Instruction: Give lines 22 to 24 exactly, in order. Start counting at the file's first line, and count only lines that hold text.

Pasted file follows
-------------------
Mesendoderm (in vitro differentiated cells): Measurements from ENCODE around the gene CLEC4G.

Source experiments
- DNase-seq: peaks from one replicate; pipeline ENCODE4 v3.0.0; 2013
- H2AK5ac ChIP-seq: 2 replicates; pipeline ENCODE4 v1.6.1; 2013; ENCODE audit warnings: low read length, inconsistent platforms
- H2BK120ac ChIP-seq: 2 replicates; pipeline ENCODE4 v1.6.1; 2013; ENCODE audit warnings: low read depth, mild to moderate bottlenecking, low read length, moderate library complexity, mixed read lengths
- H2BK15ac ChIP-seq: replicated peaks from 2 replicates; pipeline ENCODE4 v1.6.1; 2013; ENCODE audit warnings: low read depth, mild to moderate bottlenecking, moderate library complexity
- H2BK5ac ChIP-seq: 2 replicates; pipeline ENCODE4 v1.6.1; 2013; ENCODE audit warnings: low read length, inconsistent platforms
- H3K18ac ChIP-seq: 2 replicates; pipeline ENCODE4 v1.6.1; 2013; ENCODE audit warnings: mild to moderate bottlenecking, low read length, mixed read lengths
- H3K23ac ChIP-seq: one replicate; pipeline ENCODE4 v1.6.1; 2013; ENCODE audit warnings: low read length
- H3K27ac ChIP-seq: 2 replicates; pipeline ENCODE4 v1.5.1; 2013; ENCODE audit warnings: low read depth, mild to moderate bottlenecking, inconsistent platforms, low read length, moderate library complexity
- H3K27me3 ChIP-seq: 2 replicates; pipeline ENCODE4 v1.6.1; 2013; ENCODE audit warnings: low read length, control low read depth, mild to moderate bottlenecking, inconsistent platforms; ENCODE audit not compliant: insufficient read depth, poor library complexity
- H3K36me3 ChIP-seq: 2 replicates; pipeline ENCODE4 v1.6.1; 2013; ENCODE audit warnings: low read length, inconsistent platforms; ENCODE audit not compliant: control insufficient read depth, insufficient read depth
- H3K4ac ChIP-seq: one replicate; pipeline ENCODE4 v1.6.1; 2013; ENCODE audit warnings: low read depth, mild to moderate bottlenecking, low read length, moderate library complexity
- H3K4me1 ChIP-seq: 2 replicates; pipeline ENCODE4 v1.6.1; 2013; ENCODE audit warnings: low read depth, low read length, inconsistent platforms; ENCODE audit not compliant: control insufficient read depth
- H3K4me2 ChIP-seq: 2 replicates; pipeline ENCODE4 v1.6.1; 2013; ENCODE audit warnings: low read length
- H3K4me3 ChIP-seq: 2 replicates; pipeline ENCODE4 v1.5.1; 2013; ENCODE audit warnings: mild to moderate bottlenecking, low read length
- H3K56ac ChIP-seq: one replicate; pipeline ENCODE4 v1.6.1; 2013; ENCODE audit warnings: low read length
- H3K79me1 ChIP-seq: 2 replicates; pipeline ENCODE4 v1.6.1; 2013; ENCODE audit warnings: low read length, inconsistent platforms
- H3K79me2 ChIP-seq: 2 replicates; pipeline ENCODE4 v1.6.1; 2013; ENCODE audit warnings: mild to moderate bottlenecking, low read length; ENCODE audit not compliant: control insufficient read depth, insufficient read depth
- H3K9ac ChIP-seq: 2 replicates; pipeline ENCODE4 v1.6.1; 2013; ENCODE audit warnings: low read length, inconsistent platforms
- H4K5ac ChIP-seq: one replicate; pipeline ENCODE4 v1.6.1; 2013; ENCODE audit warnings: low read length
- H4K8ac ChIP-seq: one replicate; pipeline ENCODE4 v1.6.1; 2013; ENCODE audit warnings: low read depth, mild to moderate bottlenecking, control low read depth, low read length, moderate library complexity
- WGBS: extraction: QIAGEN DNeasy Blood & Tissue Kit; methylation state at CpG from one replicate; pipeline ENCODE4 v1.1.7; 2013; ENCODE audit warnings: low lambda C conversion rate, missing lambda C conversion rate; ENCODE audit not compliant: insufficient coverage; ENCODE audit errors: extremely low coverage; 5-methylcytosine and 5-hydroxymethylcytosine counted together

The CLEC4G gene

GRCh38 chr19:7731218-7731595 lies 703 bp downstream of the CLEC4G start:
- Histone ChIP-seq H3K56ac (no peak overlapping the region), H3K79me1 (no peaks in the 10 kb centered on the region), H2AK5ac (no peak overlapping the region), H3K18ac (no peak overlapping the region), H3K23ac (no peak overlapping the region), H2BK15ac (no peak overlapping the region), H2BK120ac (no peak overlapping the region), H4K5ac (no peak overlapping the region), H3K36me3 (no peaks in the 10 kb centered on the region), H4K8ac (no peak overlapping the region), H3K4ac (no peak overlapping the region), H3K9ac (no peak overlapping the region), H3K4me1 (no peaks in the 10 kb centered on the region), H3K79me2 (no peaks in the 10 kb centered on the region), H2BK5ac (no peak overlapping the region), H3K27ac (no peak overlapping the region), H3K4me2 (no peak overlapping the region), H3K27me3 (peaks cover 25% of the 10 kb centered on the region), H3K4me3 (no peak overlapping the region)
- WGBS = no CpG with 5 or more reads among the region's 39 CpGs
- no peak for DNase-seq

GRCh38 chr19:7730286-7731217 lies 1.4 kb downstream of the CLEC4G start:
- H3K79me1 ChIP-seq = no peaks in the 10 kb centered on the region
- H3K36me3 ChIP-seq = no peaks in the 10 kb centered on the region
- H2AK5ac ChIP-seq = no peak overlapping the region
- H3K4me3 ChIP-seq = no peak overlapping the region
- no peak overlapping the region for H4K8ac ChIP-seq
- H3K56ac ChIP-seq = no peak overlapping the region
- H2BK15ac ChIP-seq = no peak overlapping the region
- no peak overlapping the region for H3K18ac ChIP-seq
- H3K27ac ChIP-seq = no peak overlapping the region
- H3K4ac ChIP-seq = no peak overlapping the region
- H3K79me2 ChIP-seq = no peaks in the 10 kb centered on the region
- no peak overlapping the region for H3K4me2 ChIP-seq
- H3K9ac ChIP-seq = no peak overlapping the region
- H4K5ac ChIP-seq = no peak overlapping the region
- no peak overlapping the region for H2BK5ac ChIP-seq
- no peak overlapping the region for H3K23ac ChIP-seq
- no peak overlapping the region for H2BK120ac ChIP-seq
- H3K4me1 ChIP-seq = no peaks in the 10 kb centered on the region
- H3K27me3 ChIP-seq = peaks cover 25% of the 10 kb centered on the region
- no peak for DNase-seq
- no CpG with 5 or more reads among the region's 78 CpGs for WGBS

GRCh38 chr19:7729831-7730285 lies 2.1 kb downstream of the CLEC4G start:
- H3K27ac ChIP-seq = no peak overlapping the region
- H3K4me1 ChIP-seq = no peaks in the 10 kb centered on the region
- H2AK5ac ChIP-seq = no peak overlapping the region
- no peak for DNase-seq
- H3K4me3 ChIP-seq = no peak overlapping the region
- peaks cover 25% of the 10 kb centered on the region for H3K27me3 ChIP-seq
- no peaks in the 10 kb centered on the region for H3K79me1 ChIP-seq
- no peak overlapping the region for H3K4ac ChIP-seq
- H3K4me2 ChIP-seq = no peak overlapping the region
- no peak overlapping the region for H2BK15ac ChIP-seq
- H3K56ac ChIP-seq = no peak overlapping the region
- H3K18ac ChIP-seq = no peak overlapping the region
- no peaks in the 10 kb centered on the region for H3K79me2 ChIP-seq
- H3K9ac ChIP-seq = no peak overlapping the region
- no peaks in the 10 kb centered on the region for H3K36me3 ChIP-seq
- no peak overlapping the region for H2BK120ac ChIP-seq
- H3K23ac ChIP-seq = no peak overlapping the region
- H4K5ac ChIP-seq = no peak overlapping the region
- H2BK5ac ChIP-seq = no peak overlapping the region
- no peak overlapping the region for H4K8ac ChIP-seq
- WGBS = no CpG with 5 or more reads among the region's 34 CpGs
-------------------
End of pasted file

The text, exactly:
- H4K8ac ChIP-seq: one replicate; pipeline ENCODE4 v1.6.1; 2013; ENCODE audit warnings: low read depth, mild to moderate bottlenecking, control low read depth, low read length, moderate library complexity
- WGBS: extraction: QIAGEN DNeasy Blood & Tissue Kit; methylation state at CpG from one replicate; pipeline ENCODE4 v1.1.7; 2013; ENCODE audit warnings: low lambda C conversion rate, missing lambda C conversion rate; ENCODE audit not compliant: insufficient coverage; ENCODE audit errors: extremely low coverage; 5-methylcytosine and 5-hydroxymethylcytosine counted together

The CLEC4G gene